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- Brief scientific biography
- Quotations relevant to mathematics education
- Primary bibliography
- Secondary bibliography

Jürgen Moser was one of the most profound analysts of the last half century. His work ranged over different fields of mathematics, both pure and applied. Much of his deepest work was concerned with dynamical systems, especially small divisor problems and relations with celestial mechanics. He also did fundamental work in functional analysis - the Nash-Moser theory - and partial differential equations, and he made deep contributions in completely integrable systems, geometry, and complex analysis. Moser was also a master of exposition. His papers and published lectures are beautifully written.Jürgen Kurt Moser was born on 4 July 1928 in Königsberg, then an eastern outpost of Germany, now the Russian city of Kaliningrad. He attended the Gymnasium in Königsberg but when he was fifteen years old he was forced into a military auxiliary force. After the end of the war he studied at the University of Göttingen.

Louis Nirenberg, quoted in (MATHER, MCKEAN, NIRENBERG, RABINOWITZ 2000, p. 1398).

In Göttingen Moser studied the spectral theory of differential equations with the South-Tyrolian mathematician Franz Rellich (1906-1955). Moreover Carl Ludwig Siegel (1896-1981), who returned to Göttingen in 1951, became a major influence on Moser, who acquired an interest in astronomy and number theory through him. In 1952 Moser was awarded his doctorate from Göttingen University.

Moser remained in Göttingen until 1953 when he went to the United States to spend a year at New York University on a Fulbright Scholarship. After working for a year at the Courant Institute, he returned to Germany, where he was an assistant to Carl Siegel at Göttingen University in the academic year 1954-1955. During this period he took notes of Siegel's lectures, which first became the basis for a book by Siegel published in 1956, then later became the basis of a joint book Lectures on celestial mechanics (1971) (O'CONNOR, ROBERTSON 2006).

In 1955 Moser emigrated to the United States, where he married Gertrude Courant on 10 September 1955. They had two daughters, Nina and Lucy.

Jürgen Moser was appointed to New York University as an assistant professor in 1955. Then he went to the Massachusetts Institute of Technology in 1957. He spent 1961 as a Sloan Fellow and, since 1967 to 1970, he was Director of the Courant Institute.

In 1980 Moser left the United States and accepted a position at the Eidgenössische Technische Hochschule (ETH) in Zurich, where he was Director of its Research Institute for Mathematics from 1984 to 1995, when he was made Professor Emeritus.

Moser's mathematical interests included the theory of partial differential equations, spectral theory, dynamical systems, complete integrability, differential geometry, and complex analysis (LAX 2002).

He introduced some techniques which could be applied to almost any dynamical system of Hamiltonian type, and the "Moser twist stability theorem". When combined with the work of Vladimir Igorevich Arnold (born in 1937) this led to the so-called K.A.M. Theory. Based on ideas by Andrei Nikolaevich Kolmogorov (1903-1987), this important theory provided a new approach to stability problems in celestial mechanics (O'CONNOR, ROBERTSON 2006).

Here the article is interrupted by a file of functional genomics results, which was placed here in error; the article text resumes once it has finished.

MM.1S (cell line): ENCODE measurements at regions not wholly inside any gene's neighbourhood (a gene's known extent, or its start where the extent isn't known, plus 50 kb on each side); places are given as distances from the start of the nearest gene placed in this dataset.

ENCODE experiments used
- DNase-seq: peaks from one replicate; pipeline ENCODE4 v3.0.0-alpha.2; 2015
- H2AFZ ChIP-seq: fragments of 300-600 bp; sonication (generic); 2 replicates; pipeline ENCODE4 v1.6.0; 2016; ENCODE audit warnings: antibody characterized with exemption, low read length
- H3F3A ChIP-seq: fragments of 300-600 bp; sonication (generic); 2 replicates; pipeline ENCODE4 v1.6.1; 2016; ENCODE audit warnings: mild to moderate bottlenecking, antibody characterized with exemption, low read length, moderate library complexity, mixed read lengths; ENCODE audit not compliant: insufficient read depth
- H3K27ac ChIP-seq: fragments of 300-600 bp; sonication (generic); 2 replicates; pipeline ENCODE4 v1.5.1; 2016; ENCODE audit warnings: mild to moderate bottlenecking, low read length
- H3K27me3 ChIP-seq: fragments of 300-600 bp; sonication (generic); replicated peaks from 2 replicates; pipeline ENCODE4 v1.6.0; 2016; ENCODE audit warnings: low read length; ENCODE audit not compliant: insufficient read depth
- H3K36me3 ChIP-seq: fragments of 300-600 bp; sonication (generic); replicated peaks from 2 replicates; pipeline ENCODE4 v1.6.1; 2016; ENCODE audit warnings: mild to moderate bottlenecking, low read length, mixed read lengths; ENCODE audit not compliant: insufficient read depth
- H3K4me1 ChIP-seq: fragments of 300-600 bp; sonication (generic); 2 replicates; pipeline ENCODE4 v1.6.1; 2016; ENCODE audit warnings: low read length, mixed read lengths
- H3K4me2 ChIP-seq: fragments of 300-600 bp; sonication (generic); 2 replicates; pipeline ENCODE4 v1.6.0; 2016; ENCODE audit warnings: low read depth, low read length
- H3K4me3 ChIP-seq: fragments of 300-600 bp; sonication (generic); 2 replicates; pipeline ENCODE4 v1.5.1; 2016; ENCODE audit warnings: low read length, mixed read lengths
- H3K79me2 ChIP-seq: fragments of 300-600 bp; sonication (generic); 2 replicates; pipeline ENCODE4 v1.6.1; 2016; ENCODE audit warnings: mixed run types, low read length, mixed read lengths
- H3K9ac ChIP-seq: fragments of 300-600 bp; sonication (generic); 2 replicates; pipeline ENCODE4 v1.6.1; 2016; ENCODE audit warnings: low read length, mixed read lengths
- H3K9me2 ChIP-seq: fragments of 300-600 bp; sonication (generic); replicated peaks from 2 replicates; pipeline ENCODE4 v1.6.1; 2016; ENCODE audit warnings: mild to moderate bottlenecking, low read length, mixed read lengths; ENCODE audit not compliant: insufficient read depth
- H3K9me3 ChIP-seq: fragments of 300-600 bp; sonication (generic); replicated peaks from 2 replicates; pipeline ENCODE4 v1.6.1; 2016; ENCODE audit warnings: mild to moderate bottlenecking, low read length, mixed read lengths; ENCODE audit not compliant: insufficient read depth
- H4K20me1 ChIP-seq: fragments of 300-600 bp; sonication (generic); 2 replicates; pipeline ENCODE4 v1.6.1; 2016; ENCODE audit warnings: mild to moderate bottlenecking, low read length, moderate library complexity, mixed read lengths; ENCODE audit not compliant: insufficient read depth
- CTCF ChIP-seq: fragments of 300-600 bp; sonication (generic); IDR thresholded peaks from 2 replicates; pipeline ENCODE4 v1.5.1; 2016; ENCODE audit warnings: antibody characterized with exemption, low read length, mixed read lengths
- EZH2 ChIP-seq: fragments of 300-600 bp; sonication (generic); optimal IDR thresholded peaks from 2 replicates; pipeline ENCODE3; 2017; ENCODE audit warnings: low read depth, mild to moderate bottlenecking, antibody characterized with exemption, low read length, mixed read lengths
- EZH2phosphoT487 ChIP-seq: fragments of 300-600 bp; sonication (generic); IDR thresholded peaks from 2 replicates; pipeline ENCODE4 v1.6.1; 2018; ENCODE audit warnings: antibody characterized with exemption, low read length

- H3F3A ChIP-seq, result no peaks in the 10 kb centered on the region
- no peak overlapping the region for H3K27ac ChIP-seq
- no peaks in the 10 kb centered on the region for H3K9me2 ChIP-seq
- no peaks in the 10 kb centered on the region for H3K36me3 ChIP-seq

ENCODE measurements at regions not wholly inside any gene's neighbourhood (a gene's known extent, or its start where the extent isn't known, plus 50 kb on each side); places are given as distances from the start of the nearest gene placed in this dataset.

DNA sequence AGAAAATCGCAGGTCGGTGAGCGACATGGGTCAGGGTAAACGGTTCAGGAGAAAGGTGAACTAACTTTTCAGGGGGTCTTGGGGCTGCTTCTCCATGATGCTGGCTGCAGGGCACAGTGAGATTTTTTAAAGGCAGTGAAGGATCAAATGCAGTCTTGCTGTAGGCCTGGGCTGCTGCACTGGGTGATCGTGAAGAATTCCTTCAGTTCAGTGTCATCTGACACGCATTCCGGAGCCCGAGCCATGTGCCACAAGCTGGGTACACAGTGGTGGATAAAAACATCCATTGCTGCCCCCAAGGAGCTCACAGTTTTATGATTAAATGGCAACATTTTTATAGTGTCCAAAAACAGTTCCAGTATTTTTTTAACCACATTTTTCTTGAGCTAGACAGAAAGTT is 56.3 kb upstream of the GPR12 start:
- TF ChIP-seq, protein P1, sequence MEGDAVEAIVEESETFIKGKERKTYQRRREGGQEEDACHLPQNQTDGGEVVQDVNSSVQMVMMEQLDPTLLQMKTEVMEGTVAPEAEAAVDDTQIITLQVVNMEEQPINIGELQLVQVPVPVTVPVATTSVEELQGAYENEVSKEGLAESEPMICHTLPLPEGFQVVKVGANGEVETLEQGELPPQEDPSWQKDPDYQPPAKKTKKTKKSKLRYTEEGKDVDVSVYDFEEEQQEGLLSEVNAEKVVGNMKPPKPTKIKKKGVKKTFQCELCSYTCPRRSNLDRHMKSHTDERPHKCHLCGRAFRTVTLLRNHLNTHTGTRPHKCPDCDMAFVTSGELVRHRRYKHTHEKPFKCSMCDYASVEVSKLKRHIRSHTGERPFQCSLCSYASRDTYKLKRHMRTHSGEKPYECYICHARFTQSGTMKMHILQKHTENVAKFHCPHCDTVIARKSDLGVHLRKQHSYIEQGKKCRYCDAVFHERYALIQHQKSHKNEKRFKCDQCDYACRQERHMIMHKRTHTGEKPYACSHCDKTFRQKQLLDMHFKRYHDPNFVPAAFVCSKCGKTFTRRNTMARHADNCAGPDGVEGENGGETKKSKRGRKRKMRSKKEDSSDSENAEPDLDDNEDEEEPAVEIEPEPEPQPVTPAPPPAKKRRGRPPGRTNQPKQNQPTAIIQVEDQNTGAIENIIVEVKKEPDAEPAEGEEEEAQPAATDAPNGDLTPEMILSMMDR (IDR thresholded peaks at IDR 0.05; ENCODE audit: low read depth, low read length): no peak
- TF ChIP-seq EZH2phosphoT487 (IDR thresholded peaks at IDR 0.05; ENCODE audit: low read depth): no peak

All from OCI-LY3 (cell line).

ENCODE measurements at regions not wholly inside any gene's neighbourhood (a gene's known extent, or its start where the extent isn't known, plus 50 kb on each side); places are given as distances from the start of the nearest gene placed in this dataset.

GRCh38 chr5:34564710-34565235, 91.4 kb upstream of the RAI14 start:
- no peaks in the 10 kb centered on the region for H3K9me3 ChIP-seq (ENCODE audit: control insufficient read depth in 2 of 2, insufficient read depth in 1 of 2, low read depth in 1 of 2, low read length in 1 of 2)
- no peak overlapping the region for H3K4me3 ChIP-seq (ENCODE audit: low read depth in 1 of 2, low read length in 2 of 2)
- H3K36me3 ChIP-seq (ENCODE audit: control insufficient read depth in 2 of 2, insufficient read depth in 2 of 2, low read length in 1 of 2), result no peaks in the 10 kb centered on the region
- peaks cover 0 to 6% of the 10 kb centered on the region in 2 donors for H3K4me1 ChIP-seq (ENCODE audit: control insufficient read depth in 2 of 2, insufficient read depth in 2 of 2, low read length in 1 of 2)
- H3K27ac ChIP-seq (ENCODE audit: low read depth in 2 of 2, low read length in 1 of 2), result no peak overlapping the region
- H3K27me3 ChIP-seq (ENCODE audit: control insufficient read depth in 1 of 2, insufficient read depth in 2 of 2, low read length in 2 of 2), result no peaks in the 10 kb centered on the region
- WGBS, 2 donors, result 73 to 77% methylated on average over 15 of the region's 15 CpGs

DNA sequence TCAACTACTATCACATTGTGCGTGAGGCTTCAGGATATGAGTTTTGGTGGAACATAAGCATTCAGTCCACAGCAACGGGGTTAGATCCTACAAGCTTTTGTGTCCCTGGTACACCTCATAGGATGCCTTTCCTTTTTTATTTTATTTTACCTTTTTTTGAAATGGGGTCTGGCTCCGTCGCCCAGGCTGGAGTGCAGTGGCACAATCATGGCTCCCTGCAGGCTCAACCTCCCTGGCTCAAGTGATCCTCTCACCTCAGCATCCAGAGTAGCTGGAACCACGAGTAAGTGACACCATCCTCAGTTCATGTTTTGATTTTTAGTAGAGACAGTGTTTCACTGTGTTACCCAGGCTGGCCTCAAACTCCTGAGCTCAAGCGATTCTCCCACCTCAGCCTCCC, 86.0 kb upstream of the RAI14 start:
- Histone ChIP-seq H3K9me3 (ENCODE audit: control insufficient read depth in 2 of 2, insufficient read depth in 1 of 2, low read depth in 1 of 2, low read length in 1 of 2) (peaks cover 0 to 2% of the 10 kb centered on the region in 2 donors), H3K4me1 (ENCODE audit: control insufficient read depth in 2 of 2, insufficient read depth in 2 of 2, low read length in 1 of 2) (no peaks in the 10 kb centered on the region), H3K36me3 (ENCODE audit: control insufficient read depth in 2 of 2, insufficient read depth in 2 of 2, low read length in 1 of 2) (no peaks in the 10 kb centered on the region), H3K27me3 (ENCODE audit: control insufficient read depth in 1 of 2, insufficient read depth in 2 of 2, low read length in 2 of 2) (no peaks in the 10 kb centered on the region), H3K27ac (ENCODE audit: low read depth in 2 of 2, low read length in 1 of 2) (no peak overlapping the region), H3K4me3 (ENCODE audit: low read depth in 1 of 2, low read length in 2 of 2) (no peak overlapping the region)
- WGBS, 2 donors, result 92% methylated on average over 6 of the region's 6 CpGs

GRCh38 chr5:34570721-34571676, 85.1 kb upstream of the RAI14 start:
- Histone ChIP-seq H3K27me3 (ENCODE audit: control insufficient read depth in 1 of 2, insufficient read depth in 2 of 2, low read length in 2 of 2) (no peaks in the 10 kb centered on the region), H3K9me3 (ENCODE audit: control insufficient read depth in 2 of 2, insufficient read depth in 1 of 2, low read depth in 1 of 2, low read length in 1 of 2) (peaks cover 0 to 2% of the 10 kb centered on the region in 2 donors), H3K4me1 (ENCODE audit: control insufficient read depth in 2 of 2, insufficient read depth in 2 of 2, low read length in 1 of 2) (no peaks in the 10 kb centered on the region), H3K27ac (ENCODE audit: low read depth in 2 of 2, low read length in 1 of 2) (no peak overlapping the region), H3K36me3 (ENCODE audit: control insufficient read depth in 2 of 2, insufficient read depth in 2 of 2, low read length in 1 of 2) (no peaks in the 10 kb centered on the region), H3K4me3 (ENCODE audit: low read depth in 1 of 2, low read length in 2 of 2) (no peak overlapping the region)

Moser wrote several books, including Lectures on Hamiltonian systems (1968) which examines problems of the stability of solutions, the convergence of power series expansions, and integrals for Hamiltonian systems near a critical point, and Stable and random motions in dynamical systems (1973, reprinted in 2001) which describes how stable behaviour and statistical behaviour take place together in analytic conservative systems of differential equations. Integrable Hamiltonian systems and spectral theory (1983) arises from a course of lectures which Moser gave at the Scuola Normale Superiore in Pisa (1981). A course of lectures that Moser gave at ETH in the spring of 1988 became the basis for Selected chapters in the calculus of variations (2003). In 1979-1980 Jürgen Moser and the Swiss mathematician Eduard Zehnder (born in 1940) began to write a book on Hamiltonian dynamical systems, but never finished, only writing the first three of five planned chapters. These three chapters were published in 2005 (O'CONNOR, ROBERTSON 2006).

Moser was invited to give the Gibbs lecture of the American Mathematical Society in Dallas in 1973, the Pauli lectures at ETH in 1975, the American Mathematical Society Colloquium lectures in Toronto in 1976, the Hardy lectures in Cambridge in 1977, the Fermi lectures in Pisa in 1981, and the John von Neumann Lecture of the Society for Industrial and Applied Mathematics in Seattle in 1984. Elected to the National Academy of Sciences in 1973, he had been awarded its Craig Watson Medal in 1969 for his fundamental contributions to dynamic astronomy.

He was President of the International Mathematical Union, and member ex officio of the ICMI Executive Committee, from 1983 to 1986, and was awarded many prizes, including AMS/SIAM Birkhoff Prize in Applied Mathematics (1968), Dutch Mathematical Society Brouwer Medal (1984), DVR Cantor Medal (1992), Wolf Prize (1994/1995), London Mathematical Society Honorary Membership (1996). In 1998 he was invited to address the International Congress of Mathematicians in Berlin, the third time he had been invited to address an International Congress.